If you read the Wall Street Journal, you could be forgiven for thinking that the venture-capital market is starting to crack at the seams. It's a striking premise, all right. Just one problem: it's wrong.
Earlier today, the WSJ reported that argued startups are now having more trouble raising cash than in the not-so distant past. The Journal pointed to Naval Ravikant, an entrepreneur and operator of AngelList, a site that lets nascent companies ask VCs for capital, who said that even though 50 to 100 startups are applying for funding each day, "only one to two are getting financing."
What's more, the Journal says, the trouble appears to be spreading across the entire industry, and could have a profound impact on the ability for any startup to raise the cash it needs to build its business.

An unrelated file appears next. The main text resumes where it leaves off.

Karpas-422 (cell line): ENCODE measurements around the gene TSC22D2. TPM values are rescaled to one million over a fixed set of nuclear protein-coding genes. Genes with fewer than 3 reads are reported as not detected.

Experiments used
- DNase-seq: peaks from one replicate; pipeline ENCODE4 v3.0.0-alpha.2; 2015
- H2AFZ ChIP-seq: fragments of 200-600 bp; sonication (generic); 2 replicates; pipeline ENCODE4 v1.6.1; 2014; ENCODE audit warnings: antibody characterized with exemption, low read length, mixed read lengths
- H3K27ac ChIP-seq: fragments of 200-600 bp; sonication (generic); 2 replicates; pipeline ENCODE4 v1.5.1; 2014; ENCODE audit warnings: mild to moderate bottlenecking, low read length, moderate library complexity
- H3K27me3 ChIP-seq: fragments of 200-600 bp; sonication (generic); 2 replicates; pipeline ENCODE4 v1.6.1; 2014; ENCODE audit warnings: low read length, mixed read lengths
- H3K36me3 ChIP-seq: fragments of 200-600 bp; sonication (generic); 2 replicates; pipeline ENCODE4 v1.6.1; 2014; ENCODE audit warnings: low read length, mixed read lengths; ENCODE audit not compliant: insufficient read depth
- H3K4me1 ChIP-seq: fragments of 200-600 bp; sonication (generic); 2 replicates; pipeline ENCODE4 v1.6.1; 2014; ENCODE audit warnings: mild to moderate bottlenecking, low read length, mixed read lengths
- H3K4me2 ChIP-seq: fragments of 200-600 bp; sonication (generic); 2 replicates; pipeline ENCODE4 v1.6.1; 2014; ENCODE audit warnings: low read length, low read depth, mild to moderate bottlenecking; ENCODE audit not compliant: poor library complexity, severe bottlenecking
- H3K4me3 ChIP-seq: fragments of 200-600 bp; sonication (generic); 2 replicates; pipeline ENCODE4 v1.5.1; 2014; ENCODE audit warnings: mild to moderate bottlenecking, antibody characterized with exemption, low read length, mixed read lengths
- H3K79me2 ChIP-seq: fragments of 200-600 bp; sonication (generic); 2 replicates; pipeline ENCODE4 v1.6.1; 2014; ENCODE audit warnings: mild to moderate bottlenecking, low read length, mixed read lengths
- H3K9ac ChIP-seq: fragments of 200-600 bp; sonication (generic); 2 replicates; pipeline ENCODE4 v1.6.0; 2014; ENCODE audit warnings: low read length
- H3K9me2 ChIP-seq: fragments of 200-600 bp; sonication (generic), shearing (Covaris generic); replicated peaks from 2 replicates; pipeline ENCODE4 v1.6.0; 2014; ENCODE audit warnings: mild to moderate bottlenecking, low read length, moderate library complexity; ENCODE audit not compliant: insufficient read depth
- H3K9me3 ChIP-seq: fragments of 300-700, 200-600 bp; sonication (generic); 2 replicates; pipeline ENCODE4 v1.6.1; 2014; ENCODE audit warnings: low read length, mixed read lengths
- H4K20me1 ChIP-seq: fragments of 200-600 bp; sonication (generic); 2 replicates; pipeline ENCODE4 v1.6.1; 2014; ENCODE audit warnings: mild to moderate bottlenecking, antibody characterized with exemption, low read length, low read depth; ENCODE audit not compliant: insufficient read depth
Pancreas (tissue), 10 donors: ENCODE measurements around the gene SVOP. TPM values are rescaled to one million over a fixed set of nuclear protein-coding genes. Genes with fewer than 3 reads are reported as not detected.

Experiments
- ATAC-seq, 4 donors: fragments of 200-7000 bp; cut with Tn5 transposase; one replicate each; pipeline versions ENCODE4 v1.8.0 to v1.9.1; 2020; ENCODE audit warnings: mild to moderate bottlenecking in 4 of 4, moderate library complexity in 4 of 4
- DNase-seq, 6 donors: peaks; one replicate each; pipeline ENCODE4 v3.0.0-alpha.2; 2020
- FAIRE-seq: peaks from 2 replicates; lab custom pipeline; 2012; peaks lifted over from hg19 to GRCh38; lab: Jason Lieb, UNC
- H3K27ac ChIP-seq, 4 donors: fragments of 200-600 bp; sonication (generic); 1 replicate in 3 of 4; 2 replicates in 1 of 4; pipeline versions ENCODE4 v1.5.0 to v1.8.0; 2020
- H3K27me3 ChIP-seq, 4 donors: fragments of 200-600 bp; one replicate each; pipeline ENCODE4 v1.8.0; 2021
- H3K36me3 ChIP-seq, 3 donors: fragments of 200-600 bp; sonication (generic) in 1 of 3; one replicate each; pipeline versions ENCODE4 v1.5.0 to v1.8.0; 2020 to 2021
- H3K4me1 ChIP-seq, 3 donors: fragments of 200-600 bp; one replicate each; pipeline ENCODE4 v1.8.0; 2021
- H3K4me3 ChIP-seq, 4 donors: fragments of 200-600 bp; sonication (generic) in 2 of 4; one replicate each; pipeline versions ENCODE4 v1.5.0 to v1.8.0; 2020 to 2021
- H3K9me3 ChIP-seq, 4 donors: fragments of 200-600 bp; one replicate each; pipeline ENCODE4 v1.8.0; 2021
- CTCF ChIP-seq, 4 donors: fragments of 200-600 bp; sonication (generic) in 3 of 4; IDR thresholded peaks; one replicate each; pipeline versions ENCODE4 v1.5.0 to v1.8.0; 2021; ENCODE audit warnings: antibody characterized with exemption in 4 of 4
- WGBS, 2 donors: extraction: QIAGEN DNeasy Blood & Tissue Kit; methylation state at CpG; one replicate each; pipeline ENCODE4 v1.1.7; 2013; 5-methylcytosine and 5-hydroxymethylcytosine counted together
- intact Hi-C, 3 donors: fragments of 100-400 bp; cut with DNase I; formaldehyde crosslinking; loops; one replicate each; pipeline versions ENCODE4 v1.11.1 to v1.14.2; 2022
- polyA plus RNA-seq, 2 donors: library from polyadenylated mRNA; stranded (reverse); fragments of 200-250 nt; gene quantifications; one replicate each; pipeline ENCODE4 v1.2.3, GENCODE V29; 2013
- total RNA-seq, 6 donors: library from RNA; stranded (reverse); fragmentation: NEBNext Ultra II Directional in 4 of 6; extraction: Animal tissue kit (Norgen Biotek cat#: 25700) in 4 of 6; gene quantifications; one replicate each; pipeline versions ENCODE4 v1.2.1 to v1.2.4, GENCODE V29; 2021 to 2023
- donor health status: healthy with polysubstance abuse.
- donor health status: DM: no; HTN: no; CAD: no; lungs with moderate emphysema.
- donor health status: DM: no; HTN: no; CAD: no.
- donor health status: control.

Dire stuff, if true. But VCs were quick to cry foul, insisting that they're not seeing the same trouble the Journal is.
The WSJ is suggesting things are getting bad for startups. I am not sure if that is true or not, but here is a counter argument.